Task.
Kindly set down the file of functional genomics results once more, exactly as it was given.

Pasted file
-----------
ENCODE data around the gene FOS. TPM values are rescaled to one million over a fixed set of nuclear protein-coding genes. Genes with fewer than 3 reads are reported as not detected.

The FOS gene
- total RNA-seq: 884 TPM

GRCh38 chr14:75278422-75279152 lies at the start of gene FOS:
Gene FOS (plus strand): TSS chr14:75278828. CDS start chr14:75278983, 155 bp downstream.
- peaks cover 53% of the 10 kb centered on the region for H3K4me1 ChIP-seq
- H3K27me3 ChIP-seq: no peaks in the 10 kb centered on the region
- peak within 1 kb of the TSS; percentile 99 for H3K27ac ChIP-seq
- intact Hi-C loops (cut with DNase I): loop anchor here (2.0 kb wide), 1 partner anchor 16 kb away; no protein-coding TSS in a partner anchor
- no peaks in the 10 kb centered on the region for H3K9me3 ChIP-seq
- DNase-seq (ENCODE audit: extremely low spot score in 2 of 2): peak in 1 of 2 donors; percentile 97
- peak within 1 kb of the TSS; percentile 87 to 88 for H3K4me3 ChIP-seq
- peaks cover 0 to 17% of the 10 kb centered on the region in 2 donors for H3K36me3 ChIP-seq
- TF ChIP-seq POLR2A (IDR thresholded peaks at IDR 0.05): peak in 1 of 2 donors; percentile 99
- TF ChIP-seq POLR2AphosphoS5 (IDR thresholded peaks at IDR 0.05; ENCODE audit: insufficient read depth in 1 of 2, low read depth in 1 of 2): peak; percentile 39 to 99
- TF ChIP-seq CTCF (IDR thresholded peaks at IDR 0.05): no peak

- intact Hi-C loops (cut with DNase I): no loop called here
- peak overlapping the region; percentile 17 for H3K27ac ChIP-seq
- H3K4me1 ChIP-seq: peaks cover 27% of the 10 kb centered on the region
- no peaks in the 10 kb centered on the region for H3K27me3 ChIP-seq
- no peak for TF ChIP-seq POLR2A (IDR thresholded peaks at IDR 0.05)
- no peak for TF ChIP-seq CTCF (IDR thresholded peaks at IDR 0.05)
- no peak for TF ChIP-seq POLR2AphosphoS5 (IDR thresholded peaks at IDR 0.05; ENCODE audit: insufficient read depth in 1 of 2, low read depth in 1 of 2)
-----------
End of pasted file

ENCODE data around the gene FOS. TPM values are rescaled to one million over a fixed set of nuclear protein-coding genes. Genes with fewer than 3 reads are reported as not detected.

The FOS gene
- total RNA-seq: 884 TPM

GRCh38 chr14:75278422-75279152 lies at the start of gene FOS:
Gene FOS (plus strand): TSS chr14:75278828. CDS start chr14:75278983, 155 bp downstream.
- peaks cover 53% of the 10 kb centered on the region for H3K4me1 ChIP-seq
- H3K27me3 ChIP-seq: no peaks in the 10 kb centered on the region
- peak within 1 kb of the TSS; percentile 99 for H3K27ac ChIP-seq
- intact Hi-C loops (cut with DNase I): loop anchor here (2.0 kb wide), 1 partner anchor 16 kb away; no protein-coding TSS in a partner anchor
- no peaks in the 10 kb centered on the region for H3K9me3 ChIP-seq
- DNase-seq (ENCODE audit: extremely low spot score in 2 of 2): peak in 1 of 2 donors; percentile 97
- peak within 1 kb of the TSS; percentile 87 to 88 for H3K4me3 ChIP-seq
- peaks cover 0 to 17% of the 10 kb centered on the region in 2 donors for H3K36me3 ChIP-seq
- TF ChIP-seq POLR2A (IDR thresholded peaks at IDR 0.05): peak in 1 of 2 donors; percentile 99
- TF ChIP-seq POLR2AphosphoS5 (IDR thresholded peaks at IDR 0.05; ENCODE audit: insufficient read depth in 1 of 2, low read depth in 1 of 2): peak; percentile 39 to 99
- TF ChIP-seq CTCF (IDR thresholded peaks at IDR 0.05): no peak

- intact Hi-C loops (cut with DNase I): no loop called here
- peak overlapping the region; percentile 17 for H3K27ac ChIP-seq
- H3K4me1 ChIP-seq: peaks cover 27% of the 10 kb centered on the region
- no peaks in the 10 kb centered on the region for H3K27me3 ChIP-seq
- no peak for TF ChIP-seq POLR2A (IDR thresholded peaks at IDR 0.05)
- no peak for TF ChIP-seq CTCF (IDR thresholded peaks at IDR 0.05)
- no peak for TF ChIP-seq POLR2AphosphoS5 (IDR thresholded peaks at IDR 0.05; ENCODE audit: insufficient read depth in 1 of 2, low read depth in 1 of 2)